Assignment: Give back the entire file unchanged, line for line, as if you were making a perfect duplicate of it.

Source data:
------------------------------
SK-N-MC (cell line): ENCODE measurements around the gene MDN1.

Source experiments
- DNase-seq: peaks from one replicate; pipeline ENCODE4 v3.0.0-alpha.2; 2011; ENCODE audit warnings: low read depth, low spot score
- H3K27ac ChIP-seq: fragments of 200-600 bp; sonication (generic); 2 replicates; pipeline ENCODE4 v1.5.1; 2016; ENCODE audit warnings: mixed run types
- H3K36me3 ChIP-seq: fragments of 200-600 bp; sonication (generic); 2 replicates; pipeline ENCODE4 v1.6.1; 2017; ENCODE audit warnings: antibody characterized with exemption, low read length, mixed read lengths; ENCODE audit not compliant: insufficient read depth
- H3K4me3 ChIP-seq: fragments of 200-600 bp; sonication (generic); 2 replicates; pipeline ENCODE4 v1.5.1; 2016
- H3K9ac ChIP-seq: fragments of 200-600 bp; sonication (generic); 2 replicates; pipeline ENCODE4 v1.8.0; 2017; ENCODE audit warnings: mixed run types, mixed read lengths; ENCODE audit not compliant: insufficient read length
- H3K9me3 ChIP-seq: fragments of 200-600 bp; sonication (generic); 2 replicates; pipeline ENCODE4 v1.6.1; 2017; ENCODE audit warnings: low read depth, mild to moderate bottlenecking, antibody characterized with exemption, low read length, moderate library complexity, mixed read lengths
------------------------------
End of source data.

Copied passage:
SK-N-MC (cell line): ENCODE measurements around the gene MDN1.

Source experiments
- DNase-seq: peaks from one replicate; pipeline ENCODE4 v3.0.0-alpha.2; 2011; ENCODE audit warnings: low read depth, low spot score
- H3K27ac ChIP-seq: fragments of 200-600 bp; sonication (generic); 2 replicates; pipeline ENCODE4 v1.5.1; 2016; ENCODE audit warnings: mixed run types
- H3K36me3 ChIP-seq: fragments of 200-600 bp; sonication (generic); 2 replicates; pipeline ENCODE4 v1.6.1; 2017; ENCODE audit warnings: antibody characterized with exemption, low read length, mixed read lengths; ENCODE audit not compliant: insufficient read depth
- H3K4me3 ChIP-seq: fragments of 200-600 bp; sonication (generic); 2 replicates; pipeline ENCODE4 v1.5.1; 2016
- H3K9ac ChIP-seq: fragments of 200-600 bp; sonication (generic); 2 replicates; pipeline ENCODE4 v1.8.0; 2017; ENCODE audit warnings: mixed run types, mixed read lengths; ENCODE audit not compliant: insufficient read length
- H3K9me3 ChIP-seq: fragments of 200-600 bp; sonication (generic); 2 replicates; pipeline ENCODE4 v1.6.1; 2017; ENCODE audit warnings: low read depth, mild to moderate bottlenecking, antibody characterized with exemption, low read length, moderate library complexity, mixed read lengths